The only thing that matters to the agent-environment system that wants to behave intelligently when confronted with a stream of information in the form of strings of printed characters is to learn the code, the GPC-rules (that may be rather fuzzy and will contain many exceptions and perhaps contextual contradictions) that connect the world of written language to the world of spoken language through codified assemblies. All the representing is achieved by the information structures allowed for by the writing system on the one hand, on the other hand by the speech signal that comprises the auditory information structures that can be be given meaning by the codes of the language in question. What matters are the relations between the things.


2.3 (A/U)n informed summary.

In many cases, the additional internal storage of information structures seems unnecessary (this resembles Andy Clark's 007-principle: "Know only as much as you need to know to get the job done"). Where the codes relevant to psychological phenomena reside (if anywhere), how science can describe them formally and and how they can be acquired and applied by a living system, is what should be the topic of scientific debate.

This is not a simple matter, as Walter Freeman has shown in his study of the olfactory bulb of Rabbits: After a molecule (an information structure representing the scent of a banana) touches the sensory organ, the specificity of the neural pattern (a possible anchor for meaning) is already lost after the first  layers of neurons. Whatever information processing in biological systems might look like, it is most certainly not like any kind of traceable information structure passed around the nervous system as a neat package.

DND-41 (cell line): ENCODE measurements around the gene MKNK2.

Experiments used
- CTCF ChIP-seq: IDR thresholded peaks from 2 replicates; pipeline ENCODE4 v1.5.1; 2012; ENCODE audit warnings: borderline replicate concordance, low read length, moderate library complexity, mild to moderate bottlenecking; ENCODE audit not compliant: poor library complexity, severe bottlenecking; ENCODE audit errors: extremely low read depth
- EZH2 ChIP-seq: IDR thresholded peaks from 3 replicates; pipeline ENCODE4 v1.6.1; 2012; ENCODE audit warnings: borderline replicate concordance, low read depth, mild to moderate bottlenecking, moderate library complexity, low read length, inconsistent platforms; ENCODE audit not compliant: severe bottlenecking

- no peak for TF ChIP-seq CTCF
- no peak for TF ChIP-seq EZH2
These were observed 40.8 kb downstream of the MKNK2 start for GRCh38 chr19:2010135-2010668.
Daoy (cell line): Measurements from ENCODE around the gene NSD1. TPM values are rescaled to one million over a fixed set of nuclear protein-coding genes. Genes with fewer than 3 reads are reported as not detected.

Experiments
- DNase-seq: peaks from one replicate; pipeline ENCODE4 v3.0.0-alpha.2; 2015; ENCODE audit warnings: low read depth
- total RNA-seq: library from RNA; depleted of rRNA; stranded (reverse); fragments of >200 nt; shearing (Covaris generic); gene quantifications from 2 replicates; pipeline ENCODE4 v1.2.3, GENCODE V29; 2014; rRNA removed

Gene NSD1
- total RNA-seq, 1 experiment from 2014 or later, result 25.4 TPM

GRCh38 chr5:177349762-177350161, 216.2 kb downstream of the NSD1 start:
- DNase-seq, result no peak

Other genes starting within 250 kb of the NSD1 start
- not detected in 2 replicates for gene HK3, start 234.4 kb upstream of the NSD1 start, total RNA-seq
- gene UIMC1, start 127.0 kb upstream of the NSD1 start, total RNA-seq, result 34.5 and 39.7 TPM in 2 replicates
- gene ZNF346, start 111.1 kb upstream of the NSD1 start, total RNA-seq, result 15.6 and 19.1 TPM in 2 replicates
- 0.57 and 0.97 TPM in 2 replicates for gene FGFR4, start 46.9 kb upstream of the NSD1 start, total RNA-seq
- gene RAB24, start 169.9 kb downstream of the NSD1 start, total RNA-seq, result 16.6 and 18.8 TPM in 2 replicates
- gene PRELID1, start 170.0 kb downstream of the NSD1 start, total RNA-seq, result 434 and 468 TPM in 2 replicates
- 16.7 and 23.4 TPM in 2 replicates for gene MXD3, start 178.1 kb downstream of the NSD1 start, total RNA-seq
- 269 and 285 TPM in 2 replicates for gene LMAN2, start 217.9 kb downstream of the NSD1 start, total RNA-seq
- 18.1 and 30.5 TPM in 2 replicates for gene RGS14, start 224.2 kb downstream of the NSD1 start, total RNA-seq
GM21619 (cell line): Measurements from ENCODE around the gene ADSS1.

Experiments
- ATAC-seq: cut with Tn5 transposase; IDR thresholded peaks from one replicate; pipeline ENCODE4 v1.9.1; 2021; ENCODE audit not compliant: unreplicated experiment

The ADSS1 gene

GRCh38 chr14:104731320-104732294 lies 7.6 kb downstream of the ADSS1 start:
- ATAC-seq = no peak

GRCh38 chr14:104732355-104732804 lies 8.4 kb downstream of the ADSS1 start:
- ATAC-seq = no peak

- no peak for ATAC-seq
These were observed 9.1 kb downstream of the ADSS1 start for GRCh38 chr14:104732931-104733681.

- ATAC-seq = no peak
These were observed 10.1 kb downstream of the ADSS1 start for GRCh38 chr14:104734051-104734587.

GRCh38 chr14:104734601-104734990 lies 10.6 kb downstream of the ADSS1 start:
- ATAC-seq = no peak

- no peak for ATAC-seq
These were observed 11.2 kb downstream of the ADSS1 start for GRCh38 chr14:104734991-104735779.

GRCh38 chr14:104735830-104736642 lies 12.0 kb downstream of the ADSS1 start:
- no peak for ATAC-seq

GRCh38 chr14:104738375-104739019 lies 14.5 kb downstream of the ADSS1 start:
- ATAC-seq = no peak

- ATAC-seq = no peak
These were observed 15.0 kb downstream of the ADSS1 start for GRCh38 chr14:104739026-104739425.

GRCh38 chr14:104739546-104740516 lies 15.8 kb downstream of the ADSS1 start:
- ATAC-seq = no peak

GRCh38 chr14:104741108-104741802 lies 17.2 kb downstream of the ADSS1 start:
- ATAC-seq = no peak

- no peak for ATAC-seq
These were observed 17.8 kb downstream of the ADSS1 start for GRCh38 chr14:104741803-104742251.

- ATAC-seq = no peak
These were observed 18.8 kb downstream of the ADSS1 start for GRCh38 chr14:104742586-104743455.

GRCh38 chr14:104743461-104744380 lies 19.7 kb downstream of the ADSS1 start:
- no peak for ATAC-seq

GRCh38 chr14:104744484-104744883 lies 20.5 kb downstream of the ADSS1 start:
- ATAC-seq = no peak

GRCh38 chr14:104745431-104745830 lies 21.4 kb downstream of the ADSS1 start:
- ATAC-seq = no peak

A discussion of many of theses issues with representation and information and intelligent behaviour by agent-environment systems can be found in Radical Embodied Cognitive Science by Tony Chemero. Tony was kind enough to jump in last-minute, on a symposium I had organised about issues with  psychological theorising at the 33rd anual meeting of the cognitive science society, CogSci2011 in Boston (I also organised one at ICPA, same year). Be sure to check his papers on theory of affordances and hypersets.


To conclude, it seems that at least three evident category mistakes are possible when the term representation is not properly defined with respect to information, meaning or code:

  1. One and the same information structure (i.e., ape) that is given N different meanings by N different codes, is taken for N different information structures that need to be internally represented (a mental lexicon / library / file-drawer / similarity neighbourhood).
  2. When different information structures, by means of an intelligently selected codified assembly, can be given one and the same meaning (father written in different alphabetic languages), the (ad-hoc) assembly of codes is taken for an information structure that needs to be internally represented (a category, exemplar representation, stereotype, ).